Looking into high-quality organic coffee, you’ll very likely find terms like Arabica and Colombian coffee. Buyers of specialty coffee often find a wide variety of coffee with different taste notes and characteristics. Beginners are often likely to wonder how Arabica vs Colombian coffee comparison holds. We explain it all in this article.
Common Coffee Plant Varieties
There are several varieties of the coffee plant. However, for the coffee consumer, only two varieties are notable.
What Is Arabica Coffee? The Mild And Flavorful Coffee Explored
If someone’s talking about good quality and flavor-rich coffee beans, there’s a good chance they’re talking of Arabica. The beans are mild in taste, offer wonderful aroma, and often have a rich flavor. Floral, fruity, or chocolaty taste notes are common, and play a part in the rich flavor of this coffee.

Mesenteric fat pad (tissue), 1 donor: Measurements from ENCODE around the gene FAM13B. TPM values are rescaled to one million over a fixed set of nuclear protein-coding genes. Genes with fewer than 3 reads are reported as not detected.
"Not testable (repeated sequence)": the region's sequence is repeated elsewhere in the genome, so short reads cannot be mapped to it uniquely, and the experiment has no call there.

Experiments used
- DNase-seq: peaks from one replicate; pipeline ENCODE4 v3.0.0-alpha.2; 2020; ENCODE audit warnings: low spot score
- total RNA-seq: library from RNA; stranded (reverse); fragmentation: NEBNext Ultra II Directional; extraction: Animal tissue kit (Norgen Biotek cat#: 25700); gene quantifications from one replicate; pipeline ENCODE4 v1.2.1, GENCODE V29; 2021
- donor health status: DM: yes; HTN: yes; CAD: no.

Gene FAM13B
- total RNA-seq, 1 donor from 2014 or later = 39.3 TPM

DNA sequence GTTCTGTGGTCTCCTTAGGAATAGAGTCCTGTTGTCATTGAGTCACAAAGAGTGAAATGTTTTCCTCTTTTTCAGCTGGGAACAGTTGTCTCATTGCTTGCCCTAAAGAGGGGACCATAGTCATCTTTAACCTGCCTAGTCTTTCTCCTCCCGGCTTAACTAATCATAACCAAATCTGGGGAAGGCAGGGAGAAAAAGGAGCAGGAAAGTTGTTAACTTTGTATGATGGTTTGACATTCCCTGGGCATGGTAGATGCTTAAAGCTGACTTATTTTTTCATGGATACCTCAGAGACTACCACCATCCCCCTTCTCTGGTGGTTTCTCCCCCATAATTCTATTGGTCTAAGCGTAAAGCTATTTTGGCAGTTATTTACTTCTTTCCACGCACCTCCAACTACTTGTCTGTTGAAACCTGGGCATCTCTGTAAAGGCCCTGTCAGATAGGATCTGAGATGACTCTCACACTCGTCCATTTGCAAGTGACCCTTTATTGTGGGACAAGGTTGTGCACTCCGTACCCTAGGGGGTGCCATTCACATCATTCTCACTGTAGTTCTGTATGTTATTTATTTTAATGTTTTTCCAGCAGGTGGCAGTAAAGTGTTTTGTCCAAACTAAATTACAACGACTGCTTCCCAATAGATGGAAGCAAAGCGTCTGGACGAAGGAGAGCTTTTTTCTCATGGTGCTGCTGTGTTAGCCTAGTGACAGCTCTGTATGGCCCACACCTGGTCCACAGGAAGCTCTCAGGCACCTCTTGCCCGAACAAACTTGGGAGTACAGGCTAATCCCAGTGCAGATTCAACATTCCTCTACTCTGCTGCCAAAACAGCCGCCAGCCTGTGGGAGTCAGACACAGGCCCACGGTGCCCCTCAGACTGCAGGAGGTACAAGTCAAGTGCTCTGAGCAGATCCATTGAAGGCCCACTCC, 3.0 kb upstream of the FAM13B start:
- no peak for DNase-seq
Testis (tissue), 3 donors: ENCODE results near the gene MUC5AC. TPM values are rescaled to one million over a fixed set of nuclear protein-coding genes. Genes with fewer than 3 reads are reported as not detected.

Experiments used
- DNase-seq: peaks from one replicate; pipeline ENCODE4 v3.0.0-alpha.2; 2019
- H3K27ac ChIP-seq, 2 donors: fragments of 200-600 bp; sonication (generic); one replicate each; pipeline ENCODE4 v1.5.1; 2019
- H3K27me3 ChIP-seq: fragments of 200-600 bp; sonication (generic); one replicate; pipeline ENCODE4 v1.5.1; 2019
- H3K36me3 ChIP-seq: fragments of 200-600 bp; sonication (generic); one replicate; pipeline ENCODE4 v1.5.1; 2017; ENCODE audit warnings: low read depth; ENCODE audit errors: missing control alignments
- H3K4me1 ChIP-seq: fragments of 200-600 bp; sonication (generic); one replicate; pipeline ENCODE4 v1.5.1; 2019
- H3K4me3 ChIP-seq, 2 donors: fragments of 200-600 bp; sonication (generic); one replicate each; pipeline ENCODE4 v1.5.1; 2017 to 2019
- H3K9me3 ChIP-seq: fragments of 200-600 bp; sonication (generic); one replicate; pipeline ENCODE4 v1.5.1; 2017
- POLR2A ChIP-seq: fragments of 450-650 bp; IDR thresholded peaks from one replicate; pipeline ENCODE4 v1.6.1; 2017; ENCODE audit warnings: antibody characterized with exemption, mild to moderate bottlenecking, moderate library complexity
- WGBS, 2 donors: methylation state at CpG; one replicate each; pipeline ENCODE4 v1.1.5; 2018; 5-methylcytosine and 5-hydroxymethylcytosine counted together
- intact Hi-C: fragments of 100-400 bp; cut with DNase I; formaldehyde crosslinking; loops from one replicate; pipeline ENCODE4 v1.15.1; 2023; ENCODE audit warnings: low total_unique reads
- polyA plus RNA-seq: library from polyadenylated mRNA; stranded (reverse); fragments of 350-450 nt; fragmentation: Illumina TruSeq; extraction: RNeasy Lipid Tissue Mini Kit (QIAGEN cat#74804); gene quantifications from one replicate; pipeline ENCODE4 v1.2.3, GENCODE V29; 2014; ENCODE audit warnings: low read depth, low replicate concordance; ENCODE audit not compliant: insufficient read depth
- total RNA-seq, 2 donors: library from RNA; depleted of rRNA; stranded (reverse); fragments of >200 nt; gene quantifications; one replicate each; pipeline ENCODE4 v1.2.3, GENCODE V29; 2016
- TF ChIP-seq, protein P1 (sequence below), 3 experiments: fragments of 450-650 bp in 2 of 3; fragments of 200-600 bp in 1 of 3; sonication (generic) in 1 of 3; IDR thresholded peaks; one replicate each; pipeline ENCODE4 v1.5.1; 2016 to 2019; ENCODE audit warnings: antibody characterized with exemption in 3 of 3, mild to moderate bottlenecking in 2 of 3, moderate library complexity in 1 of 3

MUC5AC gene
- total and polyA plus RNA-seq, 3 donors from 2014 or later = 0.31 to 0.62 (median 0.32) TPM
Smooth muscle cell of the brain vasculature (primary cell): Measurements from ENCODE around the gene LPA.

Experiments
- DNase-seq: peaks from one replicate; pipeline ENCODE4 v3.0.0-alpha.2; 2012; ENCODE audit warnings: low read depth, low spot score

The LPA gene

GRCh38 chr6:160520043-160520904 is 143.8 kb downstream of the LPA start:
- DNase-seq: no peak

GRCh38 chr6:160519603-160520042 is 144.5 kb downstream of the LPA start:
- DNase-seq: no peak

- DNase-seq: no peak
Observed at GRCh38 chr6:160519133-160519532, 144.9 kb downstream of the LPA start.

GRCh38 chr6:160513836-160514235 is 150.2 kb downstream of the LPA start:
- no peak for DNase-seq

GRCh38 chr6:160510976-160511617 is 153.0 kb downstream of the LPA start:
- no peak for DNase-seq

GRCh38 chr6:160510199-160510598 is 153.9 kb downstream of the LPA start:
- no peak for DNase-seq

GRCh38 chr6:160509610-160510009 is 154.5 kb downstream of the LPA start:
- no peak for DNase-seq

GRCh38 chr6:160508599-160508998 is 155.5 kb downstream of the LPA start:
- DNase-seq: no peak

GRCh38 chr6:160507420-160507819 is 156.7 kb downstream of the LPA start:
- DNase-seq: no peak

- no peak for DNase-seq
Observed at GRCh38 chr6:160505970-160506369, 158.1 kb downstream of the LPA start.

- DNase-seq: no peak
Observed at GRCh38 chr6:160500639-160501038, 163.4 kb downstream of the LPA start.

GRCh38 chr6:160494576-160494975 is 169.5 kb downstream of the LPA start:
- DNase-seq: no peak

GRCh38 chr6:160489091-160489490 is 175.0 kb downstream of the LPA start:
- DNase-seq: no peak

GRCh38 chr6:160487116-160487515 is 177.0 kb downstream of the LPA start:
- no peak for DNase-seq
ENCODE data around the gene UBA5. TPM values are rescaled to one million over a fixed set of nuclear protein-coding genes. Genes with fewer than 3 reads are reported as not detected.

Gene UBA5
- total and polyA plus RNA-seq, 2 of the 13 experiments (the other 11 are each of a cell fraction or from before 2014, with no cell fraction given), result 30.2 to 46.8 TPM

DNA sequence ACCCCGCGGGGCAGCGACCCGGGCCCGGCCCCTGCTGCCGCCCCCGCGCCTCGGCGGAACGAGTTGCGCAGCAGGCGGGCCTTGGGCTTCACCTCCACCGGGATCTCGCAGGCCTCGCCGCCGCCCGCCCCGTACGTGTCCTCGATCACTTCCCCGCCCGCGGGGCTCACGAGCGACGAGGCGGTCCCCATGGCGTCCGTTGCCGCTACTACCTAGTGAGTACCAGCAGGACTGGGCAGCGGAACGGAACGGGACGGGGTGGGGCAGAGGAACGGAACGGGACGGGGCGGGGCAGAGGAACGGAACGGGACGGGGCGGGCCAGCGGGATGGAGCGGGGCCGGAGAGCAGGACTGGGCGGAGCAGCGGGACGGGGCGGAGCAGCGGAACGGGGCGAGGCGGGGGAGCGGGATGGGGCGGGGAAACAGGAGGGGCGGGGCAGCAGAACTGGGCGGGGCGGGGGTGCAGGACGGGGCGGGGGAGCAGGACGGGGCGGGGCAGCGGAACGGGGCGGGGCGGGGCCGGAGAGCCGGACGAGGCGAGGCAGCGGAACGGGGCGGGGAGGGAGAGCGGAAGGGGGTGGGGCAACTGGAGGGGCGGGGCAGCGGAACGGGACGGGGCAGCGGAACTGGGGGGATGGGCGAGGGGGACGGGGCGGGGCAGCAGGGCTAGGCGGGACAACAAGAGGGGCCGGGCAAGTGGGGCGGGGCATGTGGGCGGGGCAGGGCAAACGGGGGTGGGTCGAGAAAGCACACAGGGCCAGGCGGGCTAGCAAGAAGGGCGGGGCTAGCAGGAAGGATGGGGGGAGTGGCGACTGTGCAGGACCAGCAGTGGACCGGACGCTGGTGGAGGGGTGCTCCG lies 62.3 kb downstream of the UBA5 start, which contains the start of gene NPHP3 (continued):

Coffee Arabica, the name refers to the place of origin for this coffee. The plant is believed to have originated in the Arabian peninsula, specifically Yemen. As the use of coffee spread, so did the number of regions growing it.
This is the most sought-after variety of coffee and forms the larger part of global consumption.
Plenty of commercial coffee uses Arabica coffee blended with Robusta beans. It is often a way to balance caffeine, flavors, price, or other characteristics of the coffee.
Read more: Buy the best coffee beans in the world
Robusta, The Strong And High-Caffeine Coffee
The second major variety of the coffee plant is the Robusta. These beans lack the milder touch of Arabica coffee. Instead, Robusta packs on a punch of caffeine and has low acidity. Seems like the dream so far, right?
Robusta has an Achilles heel, which is its taste. Coffee brewed from Robusta beans tends to be bitter. It definitely lacks the complex taste and flavor notes that Arabica brings to the table. This is the big reason why Arabica is the more sought-after variant.
The beans are still fairly good and Robusta takes a big share of global coffee consumption. Being caffeine-rich, the beans often find their way into strong coffee blends or caffeine-rich offerings.